FX SWAP transactions are measured at fair value based on the discounted future cash-flow method with use of interest rate curves based on spread reflecting current market conditions and with taking into account the credit risk of the counterparty (and the Group) as long as there is non performance risk of the transaction parties with respect to future settlement of the deal. Changes of fair value of FX SWAP transactions are reported in ‘Results on financial assets and liabilities held for trading’ in the Profit and Loss Account.

IRS transactions are valued at fair value on discounted future cash flows basis, taking into account the credit risk of the counterparty (and the Group) as long as there is non-performance risk of the transaction parties with respect to future settlement of the deal. Any changes in fair value of IRS transactions are recorded in ‘Results on financial assets and liabilities held for trading’ of the Profit and Loss Account.

Moreover the Group designated selected IRS transactions as hedging instruments. The method of capturing and valuating hedging financial instruments was described in the part on hedge accounting.

CCS transactions are measured at fair value based on the discounted future cash-flows method with use of interest rate curves adjusted with market spread reflecting its term structure and with taking into account the credit risk of the counterparty (and the Group) as long as there is non-performance risk of the transaction parties with respect to future settlement of the deal. Changes of fair value of CCS transactions are reported in ‘Results on financial assets and liabilities held for trading’.

Moreover the Group designated selected CCS transactions as hedging instruments. The method of recognition and measurement of hedging instruments was described in the part devoted to hedge accounting.

The transactions are valued at fair value: the swap component is valued with use of the future cash flows discounting method taking into account the credit risk of the counterparty (and the Group) as long as there is non performance risk of the transaction parties with respect to future settlement of the deal, while the option component is valued with use of the option valuation models. Any changes in fair value of the above transactions are recorded in ‘Results on financial assets and liabilities held for trading’ of the Profit and Loss Account. The option component hedges options embedded in securities or deposits offered by the Group.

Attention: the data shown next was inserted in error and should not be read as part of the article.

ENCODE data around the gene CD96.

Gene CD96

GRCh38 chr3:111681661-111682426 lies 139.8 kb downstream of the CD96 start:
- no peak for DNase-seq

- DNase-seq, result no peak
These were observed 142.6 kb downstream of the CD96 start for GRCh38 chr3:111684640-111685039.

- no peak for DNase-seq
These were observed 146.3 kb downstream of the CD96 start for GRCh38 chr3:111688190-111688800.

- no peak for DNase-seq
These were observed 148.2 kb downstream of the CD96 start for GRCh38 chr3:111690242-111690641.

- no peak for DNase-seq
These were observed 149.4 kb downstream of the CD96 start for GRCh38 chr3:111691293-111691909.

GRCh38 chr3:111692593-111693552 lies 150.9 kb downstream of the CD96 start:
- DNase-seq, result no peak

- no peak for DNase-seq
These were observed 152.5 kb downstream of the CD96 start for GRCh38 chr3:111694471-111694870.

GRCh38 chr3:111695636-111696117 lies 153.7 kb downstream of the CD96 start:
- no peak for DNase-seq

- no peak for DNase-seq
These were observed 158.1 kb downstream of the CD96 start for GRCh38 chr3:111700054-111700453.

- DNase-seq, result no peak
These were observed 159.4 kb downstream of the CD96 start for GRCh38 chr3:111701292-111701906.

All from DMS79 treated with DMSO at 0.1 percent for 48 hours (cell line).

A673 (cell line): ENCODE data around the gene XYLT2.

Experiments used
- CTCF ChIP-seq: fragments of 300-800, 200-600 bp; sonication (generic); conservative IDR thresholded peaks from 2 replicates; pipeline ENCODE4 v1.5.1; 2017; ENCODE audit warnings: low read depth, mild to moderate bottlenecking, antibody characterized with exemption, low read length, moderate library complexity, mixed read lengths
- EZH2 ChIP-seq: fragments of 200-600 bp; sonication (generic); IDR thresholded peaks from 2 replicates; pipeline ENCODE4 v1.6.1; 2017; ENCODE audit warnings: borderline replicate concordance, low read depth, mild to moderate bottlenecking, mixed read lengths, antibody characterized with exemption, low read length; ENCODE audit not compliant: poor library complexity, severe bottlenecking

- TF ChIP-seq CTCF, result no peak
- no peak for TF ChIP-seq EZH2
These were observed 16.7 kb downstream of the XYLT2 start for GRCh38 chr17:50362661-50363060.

Option transactions are measured at fair value with use of option measurement models. In case of options issued by the Group’s counterparties, the model measurement is supplemented with impact on fair value of the estimated credit risk parameter. Changes of fair value of options are reported in ‘Results on financial assets and liabilities held for trading’line of the Profit and Loss Account.

FRA transactions are valued at fair value on discounted future cash flows basis and with taking into account the credit risk of the counterparty (and the Group) as long as there is non-performance risk of the transaction parties with respect to future settlement of the deal. Any changes in fair value of FRA transactions are recorded in ‘Results on financial assets and liabilities held for trading’ of the Profit and Loss Account.

Commodity futures are measured at fair value based on the discounted future cash flow methodology, using reference prices set at the LME reference market (London Metal Exchange), whereas the Group does not keep own positions on the commodity market. Changes of fair value are reported in ‘Results on financial assets and liabilities held for trading’ of the Profit and Loss Account.

Commodity options are measured at fair value with use of option valuation models as well as reference prices set at the LME reference market (London Metal Exchange), whereas the Group does not keep own positions on the commodity market. Changes of fair value are reported in ‘Results on financial assets and liabilities held for trading’ of the Profit and Loss Account.

Impairment of financial assets

General assumptions of the model

Since 1 January 2018, impairment estimation model has been based on the concept of “expected credit loss”, (hereinafter: ECL). As a direct result of this change, impairment charges now have to be calculated based on expected credit losses and forecasts and expected future economic conditions have to be taken into account when conducting evaluation of credit risk of an exposure.

The implemented impairment model applies to financial assets classified in accordance with IFRS 9 as financial assets measured at amortized cost or at fair value through other comprehensive income, except for equity instruments.

According to IFRS 9, credit exposures are classified in the following categories:

  • Stage 1 – non-impaired exposures, for which expected credit loss is estimated for the 12-month period,
  • Stage 2 – non-impaired exposures, for which a significant increase in risk has been identified and for which expected credit loss is estimated for the remaining life time of the financial asset,
  • Stage 3 – exposures with identified signs of impairment, for which expected credit loss is estimated for the remaining life time of the financial asset.